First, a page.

In the AEO2015 Reference case, continued growth in U.S. crude oil production contributes to a 43% decrease in the Brent crude oil price, to $56/bbl in 2015 (Figure ES1). Prices rise steadily after 2015 in response to growth in demand from countries outside the OECD; however, downward price pressure from continued increases in U.S. crude oil production keeps the Brent price below $80/bbl through 2020. U.S. crude oil production starts to decline after 2020, but increased production from non-OECD countries and from countries in the Organization of the Petroleum Exporting Countries (OPEC) contributes to the Brent price remaining below $100/bbl through 2028 and limits the Brent price increase through 2040, when it reaches $141/bbl.

There is significant price variation in the alternative cases using different assumptions. In the Low Oil Price case, the Brent price drops to $52/bbl in 2015, 7% lower than in the Reference case, and reaches $76/bbl in 2040, 47% lower than in the Reference case, largely as a result of lower non-OECD demand and higher upstream investment by OPEC. In the High Oil Price case, the Brent price increases to $122/bbl in 2015 and to $252/bbl in 2040, largely in response to significantly lower OPEC production and higher non-OECD demand. In the High Oil and Gas Resource case, assumptions about overseas demand and supply decisions do not vary from those in the Reference case, but U.S. crude oil production growth is significantly greater, resulting in lower U.S. net imports of crude oil, and causing the Brent spot price to average $129/bbl in 2040, which is 8% lower than in the Reference case.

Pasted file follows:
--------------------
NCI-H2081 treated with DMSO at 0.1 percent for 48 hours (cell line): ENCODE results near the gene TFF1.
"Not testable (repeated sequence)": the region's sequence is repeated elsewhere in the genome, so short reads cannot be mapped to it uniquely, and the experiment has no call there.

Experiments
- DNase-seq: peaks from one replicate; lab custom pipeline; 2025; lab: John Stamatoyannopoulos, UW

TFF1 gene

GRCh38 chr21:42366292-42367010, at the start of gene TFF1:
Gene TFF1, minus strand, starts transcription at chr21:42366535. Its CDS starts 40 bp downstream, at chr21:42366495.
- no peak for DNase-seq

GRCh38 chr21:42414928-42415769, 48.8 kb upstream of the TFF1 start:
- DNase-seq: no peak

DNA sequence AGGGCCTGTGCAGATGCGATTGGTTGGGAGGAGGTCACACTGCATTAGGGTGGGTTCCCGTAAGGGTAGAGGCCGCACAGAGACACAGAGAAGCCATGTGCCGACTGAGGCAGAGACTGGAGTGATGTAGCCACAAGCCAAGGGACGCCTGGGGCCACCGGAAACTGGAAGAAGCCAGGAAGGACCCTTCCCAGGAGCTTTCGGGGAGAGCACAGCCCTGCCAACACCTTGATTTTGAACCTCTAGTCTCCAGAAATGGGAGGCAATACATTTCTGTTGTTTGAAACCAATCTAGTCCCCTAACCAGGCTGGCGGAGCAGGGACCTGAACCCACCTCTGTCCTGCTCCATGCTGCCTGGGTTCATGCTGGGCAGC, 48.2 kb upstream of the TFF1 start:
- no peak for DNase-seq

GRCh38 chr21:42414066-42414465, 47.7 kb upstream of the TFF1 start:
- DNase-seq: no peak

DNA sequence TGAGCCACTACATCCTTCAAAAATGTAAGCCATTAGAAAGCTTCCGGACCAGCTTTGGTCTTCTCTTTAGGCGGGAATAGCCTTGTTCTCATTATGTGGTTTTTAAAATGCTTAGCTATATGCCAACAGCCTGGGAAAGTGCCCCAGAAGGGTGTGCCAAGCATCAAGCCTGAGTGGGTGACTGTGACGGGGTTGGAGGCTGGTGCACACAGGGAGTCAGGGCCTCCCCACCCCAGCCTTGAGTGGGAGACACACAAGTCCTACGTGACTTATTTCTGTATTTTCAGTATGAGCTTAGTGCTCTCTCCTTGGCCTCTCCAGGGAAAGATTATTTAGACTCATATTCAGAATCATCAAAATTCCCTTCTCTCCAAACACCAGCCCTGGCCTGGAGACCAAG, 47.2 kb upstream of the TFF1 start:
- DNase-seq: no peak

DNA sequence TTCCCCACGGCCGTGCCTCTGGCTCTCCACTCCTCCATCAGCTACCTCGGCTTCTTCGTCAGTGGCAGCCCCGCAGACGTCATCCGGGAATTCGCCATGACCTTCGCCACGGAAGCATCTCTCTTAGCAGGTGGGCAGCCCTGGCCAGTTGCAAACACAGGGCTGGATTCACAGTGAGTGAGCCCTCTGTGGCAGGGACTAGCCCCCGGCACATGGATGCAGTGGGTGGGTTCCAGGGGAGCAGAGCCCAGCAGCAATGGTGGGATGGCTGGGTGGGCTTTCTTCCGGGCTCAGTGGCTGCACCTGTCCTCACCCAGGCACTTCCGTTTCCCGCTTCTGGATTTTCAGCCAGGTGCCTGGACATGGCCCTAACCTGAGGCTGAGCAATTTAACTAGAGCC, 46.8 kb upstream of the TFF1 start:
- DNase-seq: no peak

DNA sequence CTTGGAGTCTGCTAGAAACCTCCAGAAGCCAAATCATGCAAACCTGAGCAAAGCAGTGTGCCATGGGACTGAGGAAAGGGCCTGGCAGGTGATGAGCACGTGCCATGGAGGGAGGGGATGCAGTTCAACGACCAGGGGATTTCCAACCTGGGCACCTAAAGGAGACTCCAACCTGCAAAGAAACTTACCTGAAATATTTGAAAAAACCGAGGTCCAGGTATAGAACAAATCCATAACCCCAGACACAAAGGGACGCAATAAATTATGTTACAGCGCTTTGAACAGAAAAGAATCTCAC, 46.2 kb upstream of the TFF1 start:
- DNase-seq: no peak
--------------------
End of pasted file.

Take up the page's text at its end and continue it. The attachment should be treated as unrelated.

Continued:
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Future natural gas prices will be influenced by a number of factors, including oil prices, resource availability, and demand for natural gas

Projections of natural gas prices are influenced by assumptions about oil prices, resource availability, and natural gas demand. In the Reference case, the Henry Hub natural gas spot price (in 2013 dollars) rises from $3.69/million British thermal units (Btu) in 2015 to $4.88/million Btu in 2020 and to $7.85/million Btu in 2040 (Figure ES2), as increased demand in domestic and international markets leads to the production of increasingly expensive resources.

In the AEO2015 alternative cases, the Henry Hub natural gas spot price is lowest in the High Oil and Gas Resource case, which assumes greater estimated ultimate recovery per well, closer well spacing, and greater gains in technological development. In the High Oil and Gas Resource case, the Henry Hub natural gas spot price falls from $3.14/million Btu in 2015 to $3.12/million Btu in 2020 (36% below the Reference case price) before rising to $4.38/million Btu in 2040 (44% below the Reference case price). Cumulative U.S. domestic dry natural gas production from 2015 to 2040 is 26% higher in the High Oil and Gas Resource case than in the Reference case and is sufficient to meet rising domestic consumption and exports—both pipeline gas and liquefied natural gas (LNG)—even as prices remain low.